2. Some households could lose more than £1,000 in earnings over two weeks. We identified almost 1,300 households across eight local authorities who could lose over £400 if asked to self isolate. If this was reflected across England and Wales, more than 47,000 low-income households could lose over £400 in earnings. The ability of such households to voluntarily and, crucially, safely self isolate when requested, is questionable. But if they cannot self isolate, insufficient Sick Pay could contribute to a second wave of the virus and COVID-19 may spread further through their community.
  3. On average, a working low-income household who is asked to self isolate stands to lose £176 over the two weeks if they cannot work.
  4. If households are paid weekly or fortnightly and have costs to meet while self-isolating, these losses could push 16% of working low-income households into cash shortfall, potentially forcing them into debt in order to make ends meet. The large majority of these households do not have any savings to fall back on (63%) and just 31% have enough savings to cover their potential shortfall.Bar graph illustrating how low sick pay may undermine Test and Trace
  5. In the eight local authorities we looked at, this would mean 3,405 households who may not be able to meet their costs while self-isolating without taking on debt.
  6. If this pattern was reflected across England and Wales, this could mean over 155,000 households would be unable to make ends meet if they were asked to self isolate. They could be faced with a choice over whether to self isolate as requested and struggle to meet their immediate costs or to continue going out to work and risk spreading COVID-19. Some might feel they have little choice but to return to work to survive.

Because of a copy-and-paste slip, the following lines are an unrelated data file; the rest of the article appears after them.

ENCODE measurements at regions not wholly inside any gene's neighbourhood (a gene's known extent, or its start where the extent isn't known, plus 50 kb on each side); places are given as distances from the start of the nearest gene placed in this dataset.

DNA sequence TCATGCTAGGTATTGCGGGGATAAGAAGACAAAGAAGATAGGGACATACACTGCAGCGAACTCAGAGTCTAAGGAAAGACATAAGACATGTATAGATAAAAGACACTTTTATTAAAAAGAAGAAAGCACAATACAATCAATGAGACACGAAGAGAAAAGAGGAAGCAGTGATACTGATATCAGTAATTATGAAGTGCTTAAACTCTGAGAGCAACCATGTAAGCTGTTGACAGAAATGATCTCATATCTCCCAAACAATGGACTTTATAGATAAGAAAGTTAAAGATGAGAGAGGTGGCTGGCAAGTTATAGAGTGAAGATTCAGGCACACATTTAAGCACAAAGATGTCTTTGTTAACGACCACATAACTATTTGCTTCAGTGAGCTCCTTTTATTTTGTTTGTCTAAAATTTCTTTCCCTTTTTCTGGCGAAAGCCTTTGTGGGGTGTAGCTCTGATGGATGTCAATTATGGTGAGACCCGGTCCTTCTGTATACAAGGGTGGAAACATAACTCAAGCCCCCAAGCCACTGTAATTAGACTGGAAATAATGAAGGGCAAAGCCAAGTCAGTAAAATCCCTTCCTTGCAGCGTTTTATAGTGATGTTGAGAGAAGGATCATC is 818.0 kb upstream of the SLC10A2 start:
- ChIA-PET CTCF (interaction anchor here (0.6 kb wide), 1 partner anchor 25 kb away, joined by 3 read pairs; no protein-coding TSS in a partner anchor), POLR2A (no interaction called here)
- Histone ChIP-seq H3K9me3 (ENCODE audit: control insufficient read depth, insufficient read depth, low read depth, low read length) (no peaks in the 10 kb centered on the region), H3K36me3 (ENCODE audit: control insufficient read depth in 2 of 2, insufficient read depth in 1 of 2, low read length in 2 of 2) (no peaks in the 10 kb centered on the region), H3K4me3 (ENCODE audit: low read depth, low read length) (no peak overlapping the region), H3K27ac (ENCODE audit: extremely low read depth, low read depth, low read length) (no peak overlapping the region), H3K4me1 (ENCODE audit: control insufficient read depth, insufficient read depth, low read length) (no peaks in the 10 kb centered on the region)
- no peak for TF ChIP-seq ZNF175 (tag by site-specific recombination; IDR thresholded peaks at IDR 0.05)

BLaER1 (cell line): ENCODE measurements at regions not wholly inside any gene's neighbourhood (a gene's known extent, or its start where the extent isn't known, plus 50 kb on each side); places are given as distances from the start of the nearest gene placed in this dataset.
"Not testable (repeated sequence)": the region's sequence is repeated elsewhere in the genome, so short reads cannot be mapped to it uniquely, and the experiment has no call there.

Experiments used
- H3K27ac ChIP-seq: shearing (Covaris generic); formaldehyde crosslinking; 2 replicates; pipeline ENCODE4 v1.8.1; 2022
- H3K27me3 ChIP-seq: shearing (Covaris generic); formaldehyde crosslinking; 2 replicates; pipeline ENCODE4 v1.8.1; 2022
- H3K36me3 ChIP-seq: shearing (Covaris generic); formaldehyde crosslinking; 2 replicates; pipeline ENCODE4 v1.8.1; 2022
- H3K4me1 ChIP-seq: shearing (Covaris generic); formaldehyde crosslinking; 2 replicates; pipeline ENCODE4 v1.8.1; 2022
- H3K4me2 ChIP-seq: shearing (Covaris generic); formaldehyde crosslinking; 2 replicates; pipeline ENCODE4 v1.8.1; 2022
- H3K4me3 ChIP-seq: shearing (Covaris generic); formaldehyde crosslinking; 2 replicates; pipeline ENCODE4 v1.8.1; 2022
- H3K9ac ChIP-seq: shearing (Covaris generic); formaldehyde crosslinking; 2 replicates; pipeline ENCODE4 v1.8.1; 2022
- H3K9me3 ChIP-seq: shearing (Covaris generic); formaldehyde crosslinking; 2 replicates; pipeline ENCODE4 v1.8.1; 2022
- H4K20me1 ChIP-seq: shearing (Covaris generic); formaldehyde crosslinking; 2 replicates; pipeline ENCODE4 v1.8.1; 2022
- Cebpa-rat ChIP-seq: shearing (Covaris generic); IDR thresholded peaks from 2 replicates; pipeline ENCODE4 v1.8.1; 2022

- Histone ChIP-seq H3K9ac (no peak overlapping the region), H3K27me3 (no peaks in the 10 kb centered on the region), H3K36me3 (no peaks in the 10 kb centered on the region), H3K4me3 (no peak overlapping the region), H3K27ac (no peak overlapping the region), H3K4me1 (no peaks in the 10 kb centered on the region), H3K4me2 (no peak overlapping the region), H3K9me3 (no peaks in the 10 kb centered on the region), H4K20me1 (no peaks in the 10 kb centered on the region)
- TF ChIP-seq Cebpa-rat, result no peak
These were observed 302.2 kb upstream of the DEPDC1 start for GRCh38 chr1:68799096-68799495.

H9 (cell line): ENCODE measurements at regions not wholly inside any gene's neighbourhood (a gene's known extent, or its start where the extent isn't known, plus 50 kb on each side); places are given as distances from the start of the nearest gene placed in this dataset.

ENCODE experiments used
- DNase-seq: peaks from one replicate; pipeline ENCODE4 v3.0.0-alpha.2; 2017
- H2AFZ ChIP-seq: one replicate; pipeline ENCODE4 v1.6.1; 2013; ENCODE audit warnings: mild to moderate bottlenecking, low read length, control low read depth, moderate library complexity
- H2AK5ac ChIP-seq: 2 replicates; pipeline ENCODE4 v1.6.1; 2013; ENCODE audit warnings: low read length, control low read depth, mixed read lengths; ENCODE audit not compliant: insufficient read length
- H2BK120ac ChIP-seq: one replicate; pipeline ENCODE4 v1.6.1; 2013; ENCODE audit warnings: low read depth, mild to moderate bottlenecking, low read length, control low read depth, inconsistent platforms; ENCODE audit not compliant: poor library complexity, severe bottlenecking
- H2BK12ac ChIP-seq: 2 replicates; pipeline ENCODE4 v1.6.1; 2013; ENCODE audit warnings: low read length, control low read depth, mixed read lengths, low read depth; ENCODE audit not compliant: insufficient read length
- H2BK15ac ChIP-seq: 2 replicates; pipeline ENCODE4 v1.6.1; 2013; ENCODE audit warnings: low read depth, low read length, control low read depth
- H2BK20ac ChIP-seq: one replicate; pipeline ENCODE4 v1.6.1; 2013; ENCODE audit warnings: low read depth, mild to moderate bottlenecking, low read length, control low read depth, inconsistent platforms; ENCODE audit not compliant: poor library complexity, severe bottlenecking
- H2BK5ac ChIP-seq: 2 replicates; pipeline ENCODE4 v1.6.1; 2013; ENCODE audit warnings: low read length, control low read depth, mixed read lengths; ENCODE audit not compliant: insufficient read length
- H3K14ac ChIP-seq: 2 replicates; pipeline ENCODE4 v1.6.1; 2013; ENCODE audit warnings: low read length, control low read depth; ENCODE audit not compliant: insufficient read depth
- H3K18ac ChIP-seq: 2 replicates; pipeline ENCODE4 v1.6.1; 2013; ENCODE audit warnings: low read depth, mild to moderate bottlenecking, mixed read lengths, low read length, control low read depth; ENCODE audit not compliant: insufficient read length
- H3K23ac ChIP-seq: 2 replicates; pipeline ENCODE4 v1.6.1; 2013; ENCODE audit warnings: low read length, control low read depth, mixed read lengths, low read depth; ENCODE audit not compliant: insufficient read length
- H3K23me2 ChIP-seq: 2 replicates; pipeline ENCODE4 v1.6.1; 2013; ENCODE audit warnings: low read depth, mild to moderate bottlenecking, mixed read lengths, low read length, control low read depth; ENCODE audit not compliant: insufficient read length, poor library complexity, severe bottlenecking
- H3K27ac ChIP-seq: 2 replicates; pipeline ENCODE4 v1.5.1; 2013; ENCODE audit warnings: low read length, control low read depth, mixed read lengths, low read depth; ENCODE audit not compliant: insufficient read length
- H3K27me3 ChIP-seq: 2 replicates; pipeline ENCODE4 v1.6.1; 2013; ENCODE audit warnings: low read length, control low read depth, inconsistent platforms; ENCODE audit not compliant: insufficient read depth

7. Among those who earn enough to receive SSP, working low-income households will face losing £191, half of their take-home pay over the two weeks of self-isolation. 13% of these households might struggle to meet immediate costs if they were asked to self isolate.
  8. Figure 1 shows how, if required to self isolate for two weeks, a single parent who is eligible for SSP could be £164 worse off by the end of the month, even after Universal Credit softens the blow to their earnings.
    Example from Policy in Practice's Better Off Calculator illustrating how low sick pay may undermine Test and Trace

    Figure 1. A single parent who is eligible for Statutory Sick Pay could be £164 worse off by the end of the month if they self isolate

  9. More than 450,000 working low-income households (33%) do not earn enough to be eligible for SSP, so will face losing 100% of their earnings, with the only short-term help available being a Universal Credit advance if they are not already on Universal Credit. These households are unlikely to be eligible for new-style ESA, so they would have to wait for their benefits, which may take up to one month for those already on Universal Credit.